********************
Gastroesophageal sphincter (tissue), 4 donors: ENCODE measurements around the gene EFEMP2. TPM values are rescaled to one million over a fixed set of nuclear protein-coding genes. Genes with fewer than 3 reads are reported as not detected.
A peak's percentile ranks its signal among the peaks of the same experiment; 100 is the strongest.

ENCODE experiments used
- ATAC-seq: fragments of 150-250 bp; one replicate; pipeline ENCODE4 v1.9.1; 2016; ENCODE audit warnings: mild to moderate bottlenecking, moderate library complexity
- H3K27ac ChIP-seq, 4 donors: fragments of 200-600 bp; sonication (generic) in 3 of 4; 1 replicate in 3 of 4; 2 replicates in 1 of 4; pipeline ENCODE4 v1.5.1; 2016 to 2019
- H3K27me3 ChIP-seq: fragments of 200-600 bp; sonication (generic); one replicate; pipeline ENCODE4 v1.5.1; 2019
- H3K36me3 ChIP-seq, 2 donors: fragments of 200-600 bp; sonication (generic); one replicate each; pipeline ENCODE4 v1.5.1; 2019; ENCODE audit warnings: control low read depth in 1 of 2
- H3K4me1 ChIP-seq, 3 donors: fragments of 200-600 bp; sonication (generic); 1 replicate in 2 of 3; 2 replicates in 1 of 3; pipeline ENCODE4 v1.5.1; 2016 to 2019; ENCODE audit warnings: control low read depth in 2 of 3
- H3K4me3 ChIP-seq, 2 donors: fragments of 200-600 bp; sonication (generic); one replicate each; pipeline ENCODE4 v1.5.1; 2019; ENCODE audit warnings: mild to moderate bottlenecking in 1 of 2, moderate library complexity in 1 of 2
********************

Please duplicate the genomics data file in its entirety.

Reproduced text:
Gastroesophageal sphincter (tissue), 4 donors: ENCODE measurements around the gene EFEMP2. TPM values are rescaled to one million over a fixed set of nuclear protein-coding genes. Genes with fewer than 3 reads are reported as not detected.
A peak's percentile ranks its signal among the peaks of the same experiment; 100 is the strongest.

ENCODE experiments used
- ATAC-seq: fragments of 150-250 bp; one replicate; pipeline ENCODE4 v1.9.1; 2016; ENCODE audit warnings: mild to moderate bottlenecking, moderate library complexity
- H3K27ac ChIP-seq, 4 donors: fragments of 200-600 bp; sonication (generic) in 3 of 4; 1 replicate in 3 of 4; 2 replicates in 1 of 4; pipeline ENCODE4 v1.5.1; 2016 to 2019
- H3K27me3 ChIP-seq: fragments of 200-600 bp; sonication (generic); one replicate; pipeline ENCODE4 v1.5.1; 2019
- H3K36me3 ChIP-seq, 2 donors: fragments of 200-600 bp; sonication (generic); one replicate each; pipeline ENCODE4 v1.5.1; 2019; ENCODE audit warnings: control low read depth in 1 of 2
- H3K4me1 ChIP-seq, 3 donors: fragments of 200-600 bp; sonication (generic); 1 replicate in 2 of 3; 2 replicates in 1 of 3; pipeline ENCODE4 v1.5.1; 2016 to 2019; ENCODE audit warnings: control low read depth in 2 of 3
- H3K4me3 ChIP-seq, 2 donors: fragments of 200-600 bp; sonication (generic); one replicate each; pipeline ENCODE4 v1.5.1; 2019; ENCODE audit warnings: mild to moderate bottlenecking in 1 of 2, moderate library complexity in 1 of 2